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A young whipper snapper!

Not far away a small Crab Spider was having a late brunch.
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I decided to look for White Admiral caterpillars and as I was leaving a particularly orange looking Meadow Brown caught my eye, flopping lazily around a clearing and since I was struggling with numbers today I decided to take a closer look at her. Turns out it was a Hairstreak! Even closer views of her in flight I was fooled as to her identity, her flight pattern was that lazy. A bit faded but still in reasonable condition, she was quite restless and only allowed a few record shots but at least I knew they were still around.
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There was very little on the wing on the way to the WA cats. A female Small Copper was looking to lay, found a Sorrel leaf which she seemed to like then oddly crawled onto a neighbouring seedling (not sure of the species, perhaps a Speedwell, but definitely not Sorrel) and laid her egg?
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Elsewhere a few Speckled Wood were enjoying sunny cleanings but in response to Pete's thread concerning Comma parasitism I kept an eye on the nettles along the paths. I've found an inordinate number of larvae recently but very little in the way of adults. I found two healthy looking pupae today, and only one fleeting visit from a fresh adult. Red Admirals are also unusually thin on the ground here and have been for some time now, very unusual for Bookham in my experience.
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I managed to locate my two remaining WA cats, the older one looking like he's about to moult into fourth instar, the younger a healthy looking third.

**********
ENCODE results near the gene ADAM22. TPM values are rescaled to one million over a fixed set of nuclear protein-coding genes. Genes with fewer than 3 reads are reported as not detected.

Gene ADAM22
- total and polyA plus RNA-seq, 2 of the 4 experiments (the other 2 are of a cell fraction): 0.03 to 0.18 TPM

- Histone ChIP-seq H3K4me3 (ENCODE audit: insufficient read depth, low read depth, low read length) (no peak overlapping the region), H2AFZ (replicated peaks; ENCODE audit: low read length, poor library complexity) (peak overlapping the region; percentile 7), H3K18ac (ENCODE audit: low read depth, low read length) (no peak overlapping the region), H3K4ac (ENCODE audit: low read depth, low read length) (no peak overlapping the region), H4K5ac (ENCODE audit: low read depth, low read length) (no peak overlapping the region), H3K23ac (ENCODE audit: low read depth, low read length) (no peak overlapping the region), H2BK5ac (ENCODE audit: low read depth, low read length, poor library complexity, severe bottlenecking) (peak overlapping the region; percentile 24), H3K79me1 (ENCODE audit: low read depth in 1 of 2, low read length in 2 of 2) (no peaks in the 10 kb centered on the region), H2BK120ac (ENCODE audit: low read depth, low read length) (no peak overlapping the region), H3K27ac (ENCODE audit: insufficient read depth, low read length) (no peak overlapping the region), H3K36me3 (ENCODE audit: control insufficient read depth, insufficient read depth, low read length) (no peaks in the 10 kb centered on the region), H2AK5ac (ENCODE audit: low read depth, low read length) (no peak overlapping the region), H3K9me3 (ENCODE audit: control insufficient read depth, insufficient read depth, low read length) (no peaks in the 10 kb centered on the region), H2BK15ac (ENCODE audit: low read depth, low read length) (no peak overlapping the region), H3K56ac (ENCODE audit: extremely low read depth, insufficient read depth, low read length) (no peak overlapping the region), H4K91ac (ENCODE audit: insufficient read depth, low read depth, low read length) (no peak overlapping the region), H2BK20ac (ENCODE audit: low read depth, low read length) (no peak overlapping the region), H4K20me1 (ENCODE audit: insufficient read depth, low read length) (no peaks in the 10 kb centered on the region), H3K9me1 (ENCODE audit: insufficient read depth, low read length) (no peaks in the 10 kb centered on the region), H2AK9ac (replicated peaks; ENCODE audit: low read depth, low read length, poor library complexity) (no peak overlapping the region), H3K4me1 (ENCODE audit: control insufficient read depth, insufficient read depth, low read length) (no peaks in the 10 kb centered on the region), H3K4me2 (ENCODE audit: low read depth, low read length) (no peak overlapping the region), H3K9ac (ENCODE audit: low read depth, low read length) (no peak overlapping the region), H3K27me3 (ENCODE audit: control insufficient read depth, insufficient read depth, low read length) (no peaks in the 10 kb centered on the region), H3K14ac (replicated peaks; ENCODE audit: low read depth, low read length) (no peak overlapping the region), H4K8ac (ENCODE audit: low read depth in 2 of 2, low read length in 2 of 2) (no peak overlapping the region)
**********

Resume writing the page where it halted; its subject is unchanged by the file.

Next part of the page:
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The old egg I found is still firmly attached to the leaf.

It had warmed up considerably now but even so, apart from the Speckled Woods the only butterfly seen was a Red Admiral who was disturbed by a passing couple and vanished over the trees.

The warmth hadn't woken up many more butterflies at Banks Common, a sprinkling of Whites to add to the Brown's and Coppers. I did see another (maybe the same) Hairstreak but this time she stayed out of camera range.
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A slow meander back to the station produced a definite second Hairstreak, again looking for all the world like a meadow Brown from a distance.
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Half an hour later, close to the station I found a comma willing to pose, pretty sure it was an old Hutchinsoni, and it acted its age too, struggling to sit comfortably as though it was losing the use of its legs (I know that feeling in the mornings!)
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A couple of minutes later another pretend Meadow Brown appeared. She sat for a bit before fluttering off only for a Hornet to show a bit too much interest in her and she made a sharp exit over the hedge.
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Brown Hairstreak 0 - Bugboy 3 (agg 2-14) :D
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Wurzel
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Re: Bugboys mission

Postby Wurzel » Sat Sep 02, 2017 8:55 pm

Great work with the Brostrak Bugboy :D Great Small Heath ab as well, with the extra spot under the 'eye' :D :mrgreen:

Have a goodun

Wurzel

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David M
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Re: Bugboys mission

Postby David M » Sat Sep 02, 2017 9:23 pm

Great variety of themes, Bugboy. Fair play for concentrating on the whole rather than just the 'celebrity' element.

It always pays to look out for Brown Hairstreaks. I've seen females in early October in the past so I'm sure they'll still be active for at least a couple of weeks yet.